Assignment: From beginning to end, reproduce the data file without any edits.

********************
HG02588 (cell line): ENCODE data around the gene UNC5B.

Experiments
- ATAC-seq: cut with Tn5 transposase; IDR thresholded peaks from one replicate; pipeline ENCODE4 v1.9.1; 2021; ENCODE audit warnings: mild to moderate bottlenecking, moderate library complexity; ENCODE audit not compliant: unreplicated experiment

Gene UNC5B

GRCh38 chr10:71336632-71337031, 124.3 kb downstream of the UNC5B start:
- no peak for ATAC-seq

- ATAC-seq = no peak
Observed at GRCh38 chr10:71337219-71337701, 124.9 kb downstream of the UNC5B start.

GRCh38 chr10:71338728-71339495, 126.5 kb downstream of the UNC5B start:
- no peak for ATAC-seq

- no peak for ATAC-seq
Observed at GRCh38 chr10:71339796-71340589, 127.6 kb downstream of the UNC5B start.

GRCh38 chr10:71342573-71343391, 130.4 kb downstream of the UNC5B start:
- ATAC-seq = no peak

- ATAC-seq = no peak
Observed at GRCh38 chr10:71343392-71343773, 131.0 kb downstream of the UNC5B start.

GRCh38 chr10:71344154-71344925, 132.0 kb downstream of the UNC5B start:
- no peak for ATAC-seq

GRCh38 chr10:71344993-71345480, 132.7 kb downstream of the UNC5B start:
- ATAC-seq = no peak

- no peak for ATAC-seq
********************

HG02588 (cell line): ENCODE data around the gene UNC5B.

Experiments
- ATAC-seq: cut with Tn5 transposase; IDR thresholded peaks from one replicate; pipeline ENCODE4 v1.9.1; 2021; ENCODE audit warnings: mild to moderate bottlenecking, moderate library complexity; ENCODE audit not compliant: unreplicated experiment

Gene UNC5B

GRCh38 chr10:71336632-71337031, 124.3 kb downstream of the UNC5B start:
- no peak for ATAC-seq

- ATAC-seq = no peak
Observed at GRCh38 chr10:71337219-71337701, 124.9 kb downstream of the UNC5B start.

GRCh38 chr10:71338728-71339495, 126.5 kb downstream of the UNC5B start:
- no peak for ATAC-seq

- no peak for ATAC-seq
Observed at GRCh38 chr10:71339796-71340589, 127.6 kb downstream of the UNC5B start.

GRCh38 chr10:71342573-71343391, 130.4 kb downstream of the UNC5B start:
- ATAC-seq = no peak

- ATAC-seq = no peak
Observed at GRCh38 chr10:71343392-71343773, 131.0 kb downstream of the UNC5B start.

GRCh38 chr10:71344154-71344925, 132.0 kb downstream of the UNC5B start:
- no peak for ATAC-seq

GRCh38 chr10:71344993-71345480, 132.7 kb downstream of the UNC5B start:
- ATAC-seq = no peak

- no peak for ATAC-seq